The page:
Many of us in journalism talk a lot about creative storytelling. We turn to GIFs and charts, vertical video and embedded tweets.

I laud these efforts to break up the traditional 750-word, inverted pyramid that has defined “the article” for so long. But, while we’re getting more creative, I worry we’re not actually being more inventive. We’re making our work look better and feel better, but not necessarily be better.

Last weekend, I watched the second season of “Master of None,” the Netflix show starring Aziz Ansari. It's the kind of craftwork that invites bingeing, like hours and hours of #goodreads on a Sunday morning. Under Ansari's narrative spell, I smiled, I laughed, I cried, I pumped my fist: “That’s what I mean!”

And then I thought about our jobs and some lessons — warning, spoilers — we might apply to our journalism.

There’s more than two sides to a story

The whole series does a good job of depicting the world's various shades of gray, but this nuance is expressed most profoundly during “Religion,” the third episode of the second season. Some Muslims pray five times a day. Some eat pork. Some fast. Some cover their hair. Some don’t. Journalism likes to set up dichotomies, for and against an issue, for example, but the world and its stories and identities are far more complicated.

We’d be a lot more honest if we captured that — and not just as a foil to our simplified expectations and presumptions.

That ambiguity is built into the structure of the show. The glory of season two is that it is interchangeable with season one — because that's how much of daily life works. The seasons and epiphanies unfold naturally, and the ordinary becomes extraordinary.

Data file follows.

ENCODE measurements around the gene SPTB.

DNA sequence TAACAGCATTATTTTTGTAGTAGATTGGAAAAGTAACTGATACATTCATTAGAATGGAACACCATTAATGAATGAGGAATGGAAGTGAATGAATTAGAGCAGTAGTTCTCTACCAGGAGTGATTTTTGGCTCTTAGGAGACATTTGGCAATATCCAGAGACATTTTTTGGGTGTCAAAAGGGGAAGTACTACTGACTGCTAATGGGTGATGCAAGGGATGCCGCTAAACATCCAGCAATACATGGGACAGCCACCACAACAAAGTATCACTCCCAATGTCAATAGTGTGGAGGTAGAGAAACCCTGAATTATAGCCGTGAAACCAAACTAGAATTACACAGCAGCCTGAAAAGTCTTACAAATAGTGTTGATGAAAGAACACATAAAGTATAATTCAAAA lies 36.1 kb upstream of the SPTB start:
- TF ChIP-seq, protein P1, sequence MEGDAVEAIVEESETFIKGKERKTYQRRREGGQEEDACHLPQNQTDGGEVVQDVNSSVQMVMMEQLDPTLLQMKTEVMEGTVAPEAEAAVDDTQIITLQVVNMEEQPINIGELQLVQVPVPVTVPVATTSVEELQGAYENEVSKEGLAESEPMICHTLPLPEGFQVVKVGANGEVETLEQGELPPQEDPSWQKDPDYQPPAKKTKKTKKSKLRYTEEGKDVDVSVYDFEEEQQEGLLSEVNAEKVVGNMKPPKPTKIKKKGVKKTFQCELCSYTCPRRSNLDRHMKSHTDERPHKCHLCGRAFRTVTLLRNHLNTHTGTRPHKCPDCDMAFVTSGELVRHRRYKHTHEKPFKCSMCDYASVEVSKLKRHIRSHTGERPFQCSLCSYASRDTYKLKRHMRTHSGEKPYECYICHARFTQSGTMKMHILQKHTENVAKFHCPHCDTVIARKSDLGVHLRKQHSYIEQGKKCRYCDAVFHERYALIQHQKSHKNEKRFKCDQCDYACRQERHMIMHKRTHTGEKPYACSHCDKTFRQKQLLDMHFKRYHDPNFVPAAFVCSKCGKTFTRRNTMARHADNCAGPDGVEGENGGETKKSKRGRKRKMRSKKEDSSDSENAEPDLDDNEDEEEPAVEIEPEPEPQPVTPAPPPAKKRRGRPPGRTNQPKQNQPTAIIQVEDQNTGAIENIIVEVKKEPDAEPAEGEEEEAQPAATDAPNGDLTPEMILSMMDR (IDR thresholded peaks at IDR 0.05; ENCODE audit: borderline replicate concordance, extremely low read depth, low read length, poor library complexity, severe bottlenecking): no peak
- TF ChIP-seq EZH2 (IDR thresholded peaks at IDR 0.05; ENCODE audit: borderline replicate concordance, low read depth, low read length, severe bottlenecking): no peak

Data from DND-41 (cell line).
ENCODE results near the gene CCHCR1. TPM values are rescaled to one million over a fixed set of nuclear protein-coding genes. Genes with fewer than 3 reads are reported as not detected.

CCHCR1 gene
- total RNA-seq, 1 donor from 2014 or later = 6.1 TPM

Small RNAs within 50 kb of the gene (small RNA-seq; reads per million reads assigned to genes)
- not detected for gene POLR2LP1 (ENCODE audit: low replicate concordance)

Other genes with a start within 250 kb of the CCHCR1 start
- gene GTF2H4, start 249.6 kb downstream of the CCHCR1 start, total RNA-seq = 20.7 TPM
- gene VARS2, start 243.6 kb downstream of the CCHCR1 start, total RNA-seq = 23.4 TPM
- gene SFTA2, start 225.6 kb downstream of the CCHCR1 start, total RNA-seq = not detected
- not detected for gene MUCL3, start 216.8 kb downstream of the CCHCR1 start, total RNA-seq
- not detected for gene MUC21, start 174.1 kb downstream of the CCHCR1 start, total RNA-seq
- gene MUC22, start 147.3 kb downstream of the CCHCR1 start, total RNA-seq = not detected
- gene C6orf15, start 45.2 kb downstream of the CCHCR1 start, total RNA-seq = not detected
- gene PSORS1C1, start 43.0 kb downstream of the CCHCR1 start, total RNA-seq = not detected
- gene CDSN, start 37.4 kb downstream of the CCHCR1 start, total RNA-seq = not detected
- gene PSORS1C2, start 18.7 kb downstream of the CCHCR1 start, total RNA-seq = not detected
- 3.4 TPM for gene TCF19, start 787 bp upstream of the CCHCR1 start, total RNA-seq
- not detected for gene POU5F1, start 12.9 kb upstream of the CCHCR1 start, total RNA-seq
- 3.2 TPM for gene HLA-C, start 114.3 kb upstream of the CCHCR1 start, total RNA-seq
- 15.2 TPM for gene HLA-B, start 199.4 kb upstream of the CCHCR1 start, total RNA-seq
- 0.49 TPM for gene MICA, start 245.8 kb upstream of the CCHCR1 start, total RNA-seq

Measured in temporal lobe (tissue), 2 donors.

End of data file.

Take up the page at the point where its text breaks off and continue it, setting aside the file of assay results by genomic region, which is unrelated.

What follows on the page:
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Shift the lens on your story

More than one person has told me they can’t get into this show because they "just don’t find a short, funny Indian guy all that attractive.” My response? “That’s the point!”

The sixth episode, “New York, I Love You,” makes an excellent case for rethinking perspectives. The Indian dude is barely in it. The story takes a terrible-sounding Nicolas Cage horror flick and uses it as a unifying event to focus on subjects that are often on the margins of pop culture: taxi drivers and doormen, New York City's working class.

The treatment of subjects rarely in the spotlight was relatable as opposed to anthropological — cabbies razzing each other for their celebrity passenger tall tales, a doorman discerning which of two identical birds needs medicine. The episode also switched up its tone and delivery; the silence during the deaf woman’s segment, for example, is an acknowledgment of its subjects’ truth. This is how journalism might shift from covering communities to reflecting them.

Race is everything

When I was growing up, sitcoms inevitably had the “race episode,” where the characters dealt with prejudice and then returned to normalcy the following week. Notice how protagonist Dev brings up his background constantly yet casually; he takes offense at the use of the term “curry person” but then keeps up the banter because that’s how we roll in America.